for the eyes of the children,
the last to melt,
the last to vaporize,
for the lingering eyes of the children, staring,
the eyes of the children of buchenwald,
of viet nam and johannesburg,
for the eyes of the children of nagasaki,
for the eyes of the children of middle passage,
for cherokee eyes, ethiopian eyes,
russian eyes, american eyes,
for all that remains of the children,
their eyes,
staring at us, amazed to see
the extraordinary evil in
ordinary men.


i beg my bones to be good but
they keep clicking music and
i spin in the center of myself
a foolish frightful woman
moving my skin against the wind and
tap dancing for my life.


if, as they say, this is somehow about myself,
this clash of kin across good farmland, then
why are the ghosts of the brothers and cousins
rising and wailing toward me in their bloody voices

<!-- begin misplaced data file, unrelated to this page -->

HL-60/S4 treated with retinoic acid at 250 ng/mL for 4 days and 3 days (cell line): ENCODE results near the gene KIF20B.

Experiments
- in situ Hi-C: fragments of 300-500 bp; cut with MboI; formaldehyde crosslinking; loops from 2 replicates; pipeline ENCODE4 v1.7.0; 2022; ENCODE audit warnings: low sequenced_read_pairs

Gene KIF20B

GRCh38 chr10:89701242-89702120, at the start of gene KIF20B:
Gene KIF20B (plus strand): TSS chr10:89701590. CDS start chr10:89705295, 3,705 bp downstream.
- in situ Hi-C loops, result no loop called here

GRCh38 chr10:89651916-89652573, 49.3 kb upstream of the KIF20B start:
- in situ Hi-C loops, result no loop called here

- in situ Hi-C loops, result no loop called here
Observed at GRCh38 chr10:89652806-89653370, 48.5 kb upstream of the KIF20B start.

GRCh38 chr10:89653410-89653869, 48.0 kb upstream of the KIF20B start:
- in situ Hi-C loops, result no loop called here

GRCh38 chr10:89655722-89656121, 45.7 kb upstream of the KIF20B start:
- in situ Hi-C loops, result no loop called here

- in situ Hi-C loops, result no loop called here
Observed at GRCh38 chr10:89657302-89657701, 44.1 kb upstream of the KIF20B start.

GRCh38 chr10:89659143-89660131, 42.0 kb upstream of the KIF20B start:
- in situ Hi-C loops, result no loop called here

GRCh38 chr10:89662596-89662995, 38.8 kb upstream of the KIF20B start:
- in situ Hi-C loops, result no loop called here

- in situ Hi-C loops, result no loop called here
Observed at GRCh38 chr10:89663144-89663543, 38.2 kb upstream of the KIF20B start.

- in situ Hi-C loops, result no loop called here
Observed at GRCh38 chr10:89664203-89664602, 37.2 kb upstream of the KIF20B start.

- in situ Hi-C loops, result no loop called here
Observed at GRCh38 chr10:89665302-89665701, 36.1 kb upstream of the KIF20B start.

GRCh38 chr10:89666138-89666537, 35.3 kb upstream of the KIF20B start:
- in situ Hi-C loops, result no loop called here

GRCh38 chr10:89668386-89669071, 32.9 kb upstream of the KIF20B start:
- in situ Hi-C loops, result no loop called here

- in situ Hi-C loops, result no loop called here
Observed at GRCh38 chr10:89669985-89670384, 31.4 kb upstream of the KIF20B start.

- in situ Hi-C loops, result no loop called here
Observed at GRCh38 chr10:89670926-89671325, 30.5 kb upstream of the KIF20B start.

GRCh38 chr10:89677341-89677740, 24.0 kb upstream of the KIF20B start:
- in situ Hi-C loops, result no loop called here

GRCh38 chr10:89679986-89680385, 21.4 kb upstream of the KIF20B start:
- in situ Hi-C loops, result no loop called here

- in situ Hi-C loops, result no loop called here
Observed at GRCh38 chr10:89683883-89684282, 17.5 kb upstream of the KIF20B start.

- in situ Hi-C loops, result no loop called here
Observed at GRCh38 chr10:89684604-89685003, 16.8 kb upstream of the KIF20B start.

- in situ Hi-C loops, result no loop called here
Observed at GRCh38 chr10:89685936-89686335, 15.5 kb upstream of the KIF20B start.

who are you, nigger woman, who are you?

The poems of Lucille Clifton (19362010) reprise the African American experience. She also wrote wonderful poems about women, minorities, and the disadvantaged. Her poems are full of lifewarm, funny, passionate, and sometimes mordant. When asked why so many of her poems were short, she said that if you were in the kitchen fixing dinner with a child hanging on each leg, your poems would be short too. She published 14 collections of poems and won the National Book Award for Poetry in 2000. the poet, sorrow song, and I. at gettysburg are from The Collected Poems of Lucille Clifton. Copyright 1974, 1987 by Lucille Clifton. Reprinted with permission from The Permissions Company, Inc., on behalf of BOA Editions Ltd.,